Mid Harvest Yard Update

As ever, the garden looks great – majestic, even – from a distance. My birthday has come and gone, however, and I regard my birthday as a seasonal turning point. Summer is not over, but it has rounded the corner towards autumn.

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Unlike last year, we are getting an absolutely bumper crop of blackberries. I’ve made some (thin and amazingly sour) jam and we’ve been eating them by the bowlful. Soon I will be obliged to add them to the freezer, where we already have more frozen fruit than we need for the next 5 years. Oh, did I say? Mr. Ferdzy is going through the Whiffletree catalogue and wants to buy a bunch more fruit trees/shrubs/canes. Yoikes.

Also in the fruit line, we’ve been eating watermelons for almost a month now. I’m a little disappointed in the quality this year, but we are getting enough good individuals that the project is fine.

And there are still more coming for trial and assessment.

Peppers are finally ripening. We ended up for various reasons not planting a very good selection in terms of how we use them; there are too many drying and hot peppers and a skimpy amount for the ones that go into sauce. Also doubt we will have many to roast and freeze which is too bad; that’s a nice veg to have on hand in the winter.

Eggplants were a cross between Aydin Siyahi (Turkish) and Ping Tung, and they are producing like crazy (f1 hybrid) but we don’t think they have quite the good flavour of either and they mostly have the smaller size (but not the melting tenderness) of Ping Tung. Oh well. Back to basics next year. And in the mean time, they are certainly good enough to eat, and we are eating them. 

Looks look excellent. Usual appearance of leek moth, but Mr. Ferdzy got right on them with the diatomaceous earth and they are consequently barely toubhed. Surviving cabbages are heading up. Looks like we will have celeriac. Peanut tops look good; it remains to be seen if there are any peanuts under them.

Those front beds are replantings since the first one of shelling peas. Lettuce and spinach are in the first bed, with beans in the second bed. The beans have had ongoing problems with deer getting in and munching them. It’s interesting to note, though, that they only seem interested in phaseolus vulgaris – the cow peas and Lima beans are untouched. A good reason to be happy that we have diversified our bean plantings.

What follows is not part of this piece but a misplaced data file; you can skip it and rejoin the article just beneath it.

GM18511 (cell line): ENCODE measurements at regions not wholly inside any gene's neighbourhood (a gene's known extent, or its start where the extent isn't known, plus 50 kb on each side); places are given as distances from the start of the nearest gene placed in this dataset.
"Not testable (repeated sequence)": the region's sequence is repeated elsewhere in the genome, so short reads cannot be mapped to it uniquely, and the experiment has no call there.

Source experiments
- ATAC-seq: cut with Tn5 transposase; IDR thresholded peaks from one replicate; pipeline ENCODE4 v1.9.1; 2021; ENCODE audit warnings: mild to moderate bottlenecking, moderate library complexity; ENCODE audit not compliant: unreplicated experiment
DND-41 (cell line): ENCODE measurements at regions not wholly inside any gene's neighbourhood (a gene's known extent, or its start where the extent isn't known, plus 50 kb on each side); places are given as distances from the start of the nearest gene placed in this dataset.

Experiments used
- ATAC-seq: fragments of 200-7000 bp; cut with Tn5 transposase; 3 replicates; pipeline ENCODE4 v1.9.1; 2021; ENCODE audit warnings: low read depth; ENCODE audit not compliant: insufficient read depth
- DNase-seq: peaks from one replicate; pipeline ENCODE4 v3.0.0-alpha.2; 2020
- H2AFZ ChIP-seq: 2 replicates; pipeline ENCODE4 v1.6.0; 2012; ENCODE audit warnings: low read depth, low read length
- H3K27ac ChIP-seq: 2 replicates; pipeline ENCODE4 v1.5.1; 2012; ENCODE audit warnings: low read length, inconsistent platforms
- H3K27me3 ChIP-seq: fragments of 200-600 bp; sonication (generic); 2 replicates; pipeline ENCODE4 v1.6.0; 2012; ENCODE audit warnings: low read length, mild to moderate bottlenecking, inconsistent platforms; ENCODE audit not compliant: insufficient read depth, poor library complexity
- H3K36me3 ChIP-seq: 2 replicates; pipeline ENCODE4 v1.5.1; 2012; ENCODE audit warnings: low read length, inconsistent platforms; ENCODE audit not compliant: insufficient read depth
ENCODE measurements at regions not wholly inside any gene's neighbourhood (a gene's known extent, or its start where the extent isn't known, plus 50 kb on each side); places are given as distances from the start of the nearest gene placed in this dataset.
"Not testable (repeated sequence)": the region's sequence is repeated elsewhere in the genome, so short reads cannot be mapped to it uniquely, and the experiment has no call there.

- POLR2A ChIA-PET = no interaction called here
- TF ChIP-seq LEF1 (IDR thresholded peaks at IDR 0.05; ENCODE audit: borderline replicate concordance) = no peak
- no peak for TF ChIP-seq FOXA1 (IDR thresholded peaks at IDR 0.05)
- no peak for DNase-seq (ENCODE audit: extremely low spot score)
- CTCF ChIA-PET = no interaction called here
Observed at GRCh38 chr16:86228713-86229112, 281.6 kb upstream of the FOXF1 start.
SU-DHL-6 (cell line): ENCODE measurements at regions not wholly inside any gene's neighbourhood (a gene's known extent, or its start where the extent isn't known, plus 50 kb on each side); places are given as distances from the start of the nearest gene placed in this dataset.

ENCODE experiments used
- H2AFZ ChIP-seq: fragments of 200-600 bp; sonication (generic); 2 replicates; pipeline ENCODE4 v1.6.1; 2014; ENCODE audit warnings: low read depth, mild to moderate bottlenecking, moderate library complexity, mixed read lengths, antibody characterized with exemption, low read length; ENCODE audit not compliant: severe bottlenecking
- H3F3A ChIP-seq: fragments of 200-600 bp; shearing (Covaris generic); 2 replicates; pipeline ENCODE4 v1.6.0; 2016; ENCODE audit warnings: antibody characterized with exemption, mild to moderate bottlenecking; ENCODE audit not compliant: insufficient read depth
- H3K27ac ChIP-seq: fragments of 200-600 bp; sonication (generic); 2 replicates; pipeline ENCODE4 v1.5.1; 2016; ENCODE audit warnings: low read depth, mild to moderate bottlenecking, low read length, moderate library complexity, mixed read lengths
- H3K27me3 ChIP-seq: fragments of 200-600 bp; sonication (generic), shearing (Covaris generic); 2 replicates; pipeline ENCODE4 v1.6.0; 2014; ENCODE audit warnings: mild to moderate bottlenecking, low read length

The barley has been harvested, and I have to say while it was interesting to grow it and I look forward to eating it, it is the world’s most expensive barley. It may be one of the easier grains to clean by hand that doesn’t make it actually easy. It immediately had the attention of the critters and had to be picked immediately on ripening. We’ll grow it again next year, but I’m not sure beyond that unless we can resolve some of the issues.

Beans have been one of the things we’ve been assessing this year. We planted a lot of crossed beans along the outside of the pole pea bed in the hopes that we could keep track of them and assess them individually as plants. Only semi successful; instead of getting indistinguishably lost amongst each other, they got lost amongst the pas until quite recently when the peas have finally died down enough to let the beans take over. Still, we will be able to make some judgements and decide which plants we will save seeds from for further testing.

This one was a new hybrid that showed up for the first time this year – an f1 that I believe is ((Octarora x Cherokee Trail of Tears) x (Blue Lake x Cherokee Trail of Tears)). It looks almost exactly like a Blue Lake plant, and it produced like a Blue Lake plant – that is to say, HUGE numbers of beans – that looked like Blue Lake beans but while extremely tasty were a little milder. How do I know it was not a stray Blue Lake? Because it had pink flowers like the Octarora it came from, and the black seeds of Cherokee Trail of Tears. It also has apparently impressive anthracnose resistance, so we’ll be saving seed from this one and growing it next year with great interest. Black seeds are not my first choice but this is otherwise pretty much my ideal bean plant. I hope the offspring continue to be as good.

A view down “bean alley”. The visible beans are from the original Blue Lake x Cherokee Trail of Tears cross, which are continuing to be assessed for anthracnose resistance and productivity. In general, they are starting to produce a little later than Blue Lake, which is vexing, but it also looks like they continue producing much longer too, in the face of the advancing anthracnose that really gets going in late August. Our Blue Lake our pretty much finished by it at this point and there is not much left to do but let them dry down and select the cleanest pods for seed.

I think some good beans will come out of this project. They show surprising variation in shape and size, but they have been consistently tasty, stringless and productive, with generally improved anthracnose resistance.

And finally, Lima beans are coming. It is too early to say much about them as I harvested the very first ripe pod yesterday. We planted quite a few new varieties this year, so as they ripen and get harvested I’ll be assessing them We’ve already noted one particular plant that looks like it is going to outstrip every other plant by a factor of at least 5 in terms of quantity, and by several weeks in terms of earliness.